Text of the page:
Grandparenting Vs. Parenting : Tips for parents to bridge the gap
Created by Shikha Batra Updated on Jun 04, 2021
“ You are blessed as you stay with your grandparents ” affirmed Aakansha, a 7 year old, to his friend Rakshit.
" Well! Yes in a way but the constant tussle between my parents and grandparents regarding how I am being raised sometimes makes me wonder if I am really blessed! exclaimed Rakshit.
The above mentioned anecdote clearly brings out that the everyday tussles between the grandparent and the parent over raising them can be quite upsetting as well as overwhelming for the child. Though they both have the child's best interests on their mind, it definitely does not serve the purpose.
As soon as grandparents hit retirement they start to look forward to the opportunity to spend more time with their grandchildren. They enjoy the pleasure of spending some uninterrupted time with their grandchildren listening to their never-ending stories and answering their innocent queries about their good old days or when their parents were children. The relationship between a grandparent and a grandchild is very special for both of them. Grandparents become their superhero, a person who is wise, knows it all, their best friend and go to person all rolled into one while their parents become their heroes, or vice versa. But many a times children have to face clashes between their superheroes and heroes regarding each other's grandparenting or parenting styles.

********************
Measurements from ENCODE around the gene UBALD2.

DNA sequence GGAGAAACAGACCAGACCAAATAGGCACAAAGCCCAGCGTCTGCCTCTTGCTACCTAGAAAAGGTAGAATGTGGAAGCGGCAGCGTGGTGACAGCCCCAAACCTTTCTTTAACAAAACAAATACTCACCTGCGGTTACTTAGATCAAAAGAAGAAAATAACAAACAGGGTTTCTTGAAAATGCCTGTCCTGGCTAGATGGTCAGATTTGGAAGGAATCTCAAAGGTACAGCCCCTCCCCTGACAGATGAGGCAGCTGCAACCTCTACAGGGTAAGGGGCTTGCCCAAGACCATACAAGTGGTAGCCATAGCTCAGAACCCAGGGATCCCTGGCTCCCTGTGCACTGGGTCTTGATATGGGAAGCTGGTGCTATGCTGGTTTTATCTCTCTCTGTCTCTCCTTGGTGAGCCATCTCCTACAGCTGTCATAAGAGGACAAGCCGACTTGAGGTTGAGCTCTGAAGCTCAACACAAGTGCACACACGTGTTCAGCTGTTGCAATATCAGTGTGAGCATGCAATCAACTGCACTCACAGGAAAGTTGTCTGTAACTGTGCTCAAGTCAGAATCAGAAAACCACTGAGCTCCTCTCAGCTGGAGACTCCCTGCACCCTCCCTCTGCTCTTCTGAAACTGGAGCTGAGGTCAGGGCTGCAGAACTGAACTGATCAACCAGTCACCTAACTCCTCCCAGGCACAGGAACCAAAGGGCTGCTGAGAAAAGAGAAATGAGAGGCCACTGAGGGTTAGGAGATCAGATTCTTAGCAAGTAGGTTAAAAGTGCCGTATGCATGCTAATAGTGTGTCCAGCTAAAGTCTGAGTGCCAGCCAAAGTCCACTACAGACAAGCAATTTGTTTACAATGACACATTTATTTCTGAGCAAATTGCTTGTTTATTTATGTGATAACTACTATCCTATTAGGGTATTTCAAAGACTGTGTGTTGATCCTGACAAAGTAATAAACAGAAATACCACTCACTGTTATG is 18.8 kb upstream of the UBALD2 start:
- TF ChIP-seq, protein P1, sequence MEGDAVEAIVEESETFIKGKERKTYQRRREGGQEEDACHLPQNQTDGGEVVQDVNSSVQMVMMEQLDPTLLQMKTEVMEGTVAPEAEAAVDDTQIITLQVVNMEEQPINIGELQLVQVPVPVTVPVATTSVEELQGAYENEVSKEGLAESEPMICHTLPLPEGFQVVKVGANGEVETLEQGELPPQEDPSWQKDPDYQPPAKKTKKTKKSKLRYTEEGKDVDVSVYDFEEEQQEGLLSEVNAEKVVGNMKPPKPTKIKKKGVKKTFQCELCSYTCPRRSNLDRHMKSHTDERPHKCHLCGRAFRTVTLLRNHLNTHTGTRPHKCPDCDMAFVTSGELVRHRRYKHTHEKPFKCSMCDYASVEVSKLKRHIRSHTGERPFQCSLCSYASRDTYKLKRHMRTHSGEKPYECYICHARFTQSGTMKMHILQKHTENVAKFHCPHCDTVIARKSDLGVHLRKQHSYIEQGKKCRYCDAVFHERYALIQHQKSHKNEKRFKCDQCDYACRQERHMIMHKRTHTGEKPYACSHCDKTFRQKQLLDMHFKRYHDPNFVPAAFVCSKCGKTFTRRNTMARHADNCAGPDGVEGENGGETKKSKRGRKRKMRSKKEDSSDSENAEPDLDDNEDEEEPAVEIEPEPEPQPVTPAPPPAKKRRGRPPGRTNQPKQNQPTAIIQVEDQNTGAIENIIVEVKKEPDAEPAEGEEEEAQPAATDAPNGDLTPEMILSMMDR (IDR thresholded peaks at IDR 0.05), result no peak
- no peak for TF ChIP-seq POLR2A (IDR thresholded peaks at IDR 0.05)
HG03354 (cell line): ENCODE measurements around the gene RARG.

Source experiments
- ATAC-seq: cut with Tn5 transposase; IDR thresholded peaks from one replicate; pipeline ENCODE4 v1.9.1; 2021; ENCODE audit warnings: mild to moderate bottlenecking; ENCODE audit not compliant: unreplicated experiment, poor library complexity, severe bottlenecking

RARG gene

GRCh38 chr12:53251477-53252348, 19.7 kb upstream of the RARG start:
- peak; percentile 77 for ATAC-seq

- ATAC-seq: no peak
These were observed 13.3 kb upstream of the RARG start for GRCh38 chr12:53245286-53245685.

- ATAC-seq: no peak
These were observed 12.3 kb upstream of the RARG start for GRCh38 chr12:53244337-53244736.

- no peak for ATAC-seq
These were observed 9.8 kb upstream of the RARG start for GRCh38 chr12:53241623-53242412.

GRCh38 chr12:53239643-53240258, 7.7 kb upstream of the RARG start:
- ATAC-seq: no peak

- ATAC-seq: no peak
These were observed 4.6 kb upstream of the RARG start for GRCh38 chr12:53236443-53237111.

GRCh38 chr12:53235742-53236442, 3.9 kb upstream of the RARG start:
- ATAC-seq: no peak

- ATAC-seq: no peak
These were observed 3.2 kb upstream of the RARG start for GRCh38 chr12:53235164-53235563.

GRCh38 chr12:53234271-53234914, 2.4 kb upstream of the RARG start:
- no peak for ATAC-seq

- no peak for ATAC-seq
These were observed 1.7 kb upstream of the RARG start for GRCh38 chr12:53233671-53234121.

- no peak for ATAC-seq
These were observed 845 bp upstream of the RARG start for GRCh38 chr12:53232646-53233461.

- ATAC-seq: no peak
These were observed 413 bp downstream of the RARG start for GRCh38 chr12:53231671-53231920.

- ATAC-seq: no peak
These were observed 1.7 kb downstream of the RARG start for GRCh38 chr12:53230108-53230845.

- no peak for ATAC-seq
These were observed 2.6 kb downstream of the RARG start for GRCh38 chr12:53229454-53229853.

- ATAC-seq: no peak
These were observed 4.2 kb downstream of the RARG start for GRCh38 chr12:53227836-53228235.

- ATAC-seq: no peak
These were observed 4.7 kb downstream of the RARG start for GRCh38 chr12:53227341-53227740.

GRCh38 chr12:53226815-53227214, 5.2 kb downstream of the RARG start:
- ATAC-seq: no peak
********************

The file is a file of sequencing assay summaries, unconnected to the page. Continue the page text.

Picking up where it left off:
The disputes between them mostly revolve around areas such as meals, discipline, TV viewing or even screen time. Other thorny subjects which can make both sides dive into a clash could include manners,safety, health, bedtime, religious practices, sharing secrets with either of them with a rider not to tell anyone, etc.
Parenting is all about disciplining, instilling good etiquettes and behaviour, tidying up and keeping clean, healthy eating habits and observing bedtimes. However , with grandparents they can feel relaxed as the rules and routines tend to go out of the window. This difference in parenting styles of grandparents and parents sometimes lead to clashes between them.
While most parents are slogging and working hard to meet their child’s basic needs such as decent meals, clothes,education, affordable health care, besides meeting other necessary expenses, grandparents on the other hand love to splurge their disposable income on their grandchildren and make them enjoy the luxury which they could not give to their own children. Parents on the other hand might consider this unagreeable as they feel their child would get spoiled as he would never learn to value money if this continues.
The difference could also involve feeding practices wherein grandparents could be more easygoing when it comes asking the child to clean up their plate, allowing them to consume junk food or even watching a gadget while having meals as long as they are eating. Whereas parents tend to be too strict about these rules.
Grandparents are too soft on their grandchild and let them be. They love to pamper their grandchildren even if it means being too lenient or overriding family rules which could become a bone of contention between them and their own children .